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NBC logo circa 1930
Information, Please! —; The Radio Show
Information, Please! ran as a weekly quiz show on NBC from 1938 to 1952, and was the most literate, long-running radio show of its day.

Information, Please! turned traditional quiz programs on their heads by allowing the public to ask questions of a panel of experts, who would then provide the answers, or at least a reply that was entertaining, if not plausible. Listeners from across the country wrote in with questions on topics ranging from performing arts to natural history.

Editorial Cartoons Featuring Information Please
Information, Please! was one of the most popular shows in the Golden Age of radio. The show elevated intelligence and wit as cultural values and allowed everyday Americans to show their smarts. It went on the air just as the United States was emerging from the Great Depression, carried through World War II, and ended as the Golden Age of television began in the Eisenhower 50s. In its heyday the show was a cultural icon — it attracted famous guests, was the subject of editorial cartoons (see gallery), and led to several books and quiz book card games designed for listeners to play the show at home. A set of Information Please film shorts was shown in the early 1940s, and Information Please even had a brief run as a television show in the summer of 1952. The most successful spinoff from the radio show was the Information Please Almanac, an annual volume that first appeared in 1947 and is still published to this day.

Clifton Fadiman was the perfect host. Book review editor of The New Yorker, he was widely read and widely respected. He was warm and witty, able to draw out the best in his guests, and able to sustain the show's tone of civilized intelligence.

Information, Please! had three regular panelists, who among them were able to answer a great many questions across the spectrum from sports to literature to politics and history.

Oscar Levant
Franklin P. Adams, known as FPA, wrote for the New York Post and was the most popular columnist of his time. Among his famous quotes is one well-suited to Information Please: "I find that a great part of the information I have was acquired by looking up something and finding something else on the way."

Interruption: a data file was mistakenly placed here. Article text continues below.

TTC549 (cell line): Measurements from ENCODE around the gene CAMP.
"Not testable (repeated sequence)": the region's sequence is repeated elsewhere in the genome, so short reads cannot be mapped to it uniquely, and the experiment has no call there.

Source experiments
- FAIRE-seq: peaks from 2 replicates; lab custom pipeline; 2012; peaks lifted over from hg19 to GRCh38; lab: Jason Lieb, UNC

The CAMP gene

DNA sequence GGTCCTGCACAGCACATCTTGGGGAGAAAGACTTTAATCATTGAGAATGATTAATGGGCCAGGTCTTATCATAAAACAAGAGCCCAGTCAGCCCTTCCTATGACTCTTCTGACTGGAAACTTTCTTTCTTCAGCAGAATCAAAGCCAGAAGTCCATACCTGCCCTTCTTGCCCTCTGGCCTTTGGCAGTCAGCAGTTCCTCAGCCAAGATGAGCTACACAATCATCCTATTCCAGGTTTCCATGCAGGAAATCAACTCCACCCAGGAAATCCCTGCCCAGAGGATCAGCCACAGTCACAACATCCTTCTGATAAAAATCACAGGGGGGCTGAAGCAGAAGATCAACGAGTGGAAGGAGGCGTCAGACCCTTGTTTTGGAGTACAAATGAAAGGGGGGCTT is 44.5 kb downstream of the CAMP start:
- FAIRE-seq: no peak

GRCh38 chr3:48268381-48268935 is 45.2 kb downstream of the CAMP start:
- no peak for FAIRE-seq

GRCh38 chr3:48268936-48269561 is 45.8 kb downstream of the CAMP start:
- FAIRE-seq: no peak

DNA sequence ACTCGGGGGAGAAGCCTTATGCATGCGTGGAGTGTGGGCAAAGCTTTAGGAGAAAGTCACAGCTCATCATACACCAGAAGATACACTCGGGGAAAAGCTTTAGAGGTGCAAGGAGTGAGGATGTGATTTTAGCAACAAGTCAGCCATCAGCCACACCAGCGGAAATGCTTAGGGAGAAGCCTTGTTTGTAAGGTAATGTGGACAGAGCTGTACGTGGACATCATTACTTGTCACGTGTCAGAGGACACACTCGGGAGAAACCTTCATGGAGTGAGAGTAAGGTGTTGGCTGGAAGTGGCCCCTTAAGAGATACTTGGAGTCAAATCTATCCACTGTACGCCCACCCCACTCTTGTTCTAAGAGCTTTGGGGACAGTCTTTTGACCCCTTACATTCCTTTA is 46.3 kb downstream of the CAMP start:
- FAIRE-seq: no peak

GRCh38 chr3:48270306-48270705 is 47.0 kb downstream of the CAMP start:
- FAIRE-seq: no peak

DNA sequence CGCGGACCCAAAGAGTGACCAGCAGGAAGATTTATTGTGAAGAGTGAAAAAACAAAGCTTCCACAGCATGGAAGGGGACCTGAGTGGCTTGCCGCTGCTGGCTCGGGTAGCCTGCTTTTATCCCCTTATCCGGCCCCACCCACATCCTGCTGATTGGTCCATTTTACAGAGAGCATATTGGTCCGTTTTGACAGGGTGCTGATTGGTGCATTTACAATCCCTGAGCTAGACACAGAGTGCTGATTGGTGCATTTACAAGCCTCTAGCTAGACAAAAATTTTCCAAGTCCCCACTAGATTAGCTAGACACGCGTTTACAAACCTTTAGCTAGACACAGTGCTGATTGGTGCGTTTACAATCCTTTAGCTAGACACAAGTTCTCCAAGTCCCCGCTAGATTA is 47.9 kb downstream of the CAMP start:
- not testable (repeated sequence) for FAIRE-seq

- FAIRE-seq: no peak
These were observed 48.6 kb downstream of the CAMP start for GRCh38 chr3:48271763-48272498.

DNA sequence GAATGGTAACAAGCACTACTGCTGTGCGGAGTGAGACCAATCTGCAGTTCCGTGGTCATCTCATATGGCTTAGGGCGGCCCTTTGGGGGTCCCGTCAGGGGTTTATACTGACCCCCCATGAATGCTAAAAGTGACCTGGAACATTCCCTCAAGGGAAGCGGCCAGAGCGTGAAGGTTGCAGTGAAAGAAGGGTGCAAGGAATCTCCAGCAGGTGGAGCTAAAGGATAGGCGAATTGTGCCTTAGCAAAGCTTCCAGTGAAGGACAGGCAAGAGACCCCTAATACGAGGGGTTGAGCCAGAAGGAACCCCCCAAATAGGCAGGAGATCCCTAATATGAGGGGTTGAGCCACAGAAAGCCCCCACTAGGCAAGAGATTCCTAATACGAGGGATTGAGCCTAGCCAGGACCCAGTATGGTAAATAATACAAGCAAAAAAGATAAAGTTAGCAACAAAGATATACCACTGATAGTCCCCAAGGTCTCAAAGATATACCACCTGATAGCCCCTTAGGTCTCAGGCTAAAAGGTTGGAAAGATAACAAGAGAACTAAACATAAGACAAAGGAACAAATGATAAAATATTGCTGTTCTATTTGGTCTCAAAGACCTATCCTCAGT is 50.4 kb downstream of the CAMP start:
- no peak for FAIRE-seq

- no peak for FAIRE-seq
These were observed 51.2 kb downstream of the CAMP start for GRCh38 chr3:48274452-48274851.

John Keiran was a noted sports columnist for the New York Times, whose breadth of knowledge extended well beyond the field of play.

Oscar Levant was a Renaissance man of the arts—a composer, a gifted pianist, and an actor (Band Wagon).

In addition to the regular panelists, Information, Please! had as "guest experts" many of the leading writers, comedians, actors, directors, athletes, historians, and politicians of the day. These included:

Lillian Gish

Alfred Hitchcock
Lillian Gish, actress
Moss Hart, dramatist
Alfred Hitchcock, director
Harold Ickes, Secretary of the Interior under FDR
Boris Karloff, actor
Fiorella LaGuardia, mayor of New York City
Sinclair Lewis, author and Nobel laureate
Henry Cabot Lodge, Jr., US Senator
Clare Booth Luce, author and politician
Groucho Marx, actor and comedian
Will Rogers, humorist
Carl Sandburg, poet
Gene Tunney, heavyweight champion and author
Orson Welles, actor and director

The original sponsor of Information, Please! was Canada Dry. Over the years the show was also sponsored by Lucky Strike, Heinz, Mobil, and Parker Pens. The relationship with Canada Dry was a happy one. The ginger-ale maker even funded an "Information, Please! Party Quiz Book" as a premium. However, the battles between the show's creator and guardian, Dan Golenpaul, and sponsor Lucky Strike, were the stuff of broadcasting legend. As described in the PBS documentary The American Experience: The Rise of Quiz Shows.

"Information Please was ...noteworthy not only for its success, but for its integrity. At the time, radio programs made their way on air in two ways. They were underwritten by big name sponsors, who were expected to be involved with the show, or they were funded by individual producers, making them self-sufficient. Dan Golenpaul, the producer for "Information, Please," earned kudos when he fired the Reynolds Tobacco Company, which had run a series of untruthful commercials and also demanded that panelists on the show smoke its cigarettes."


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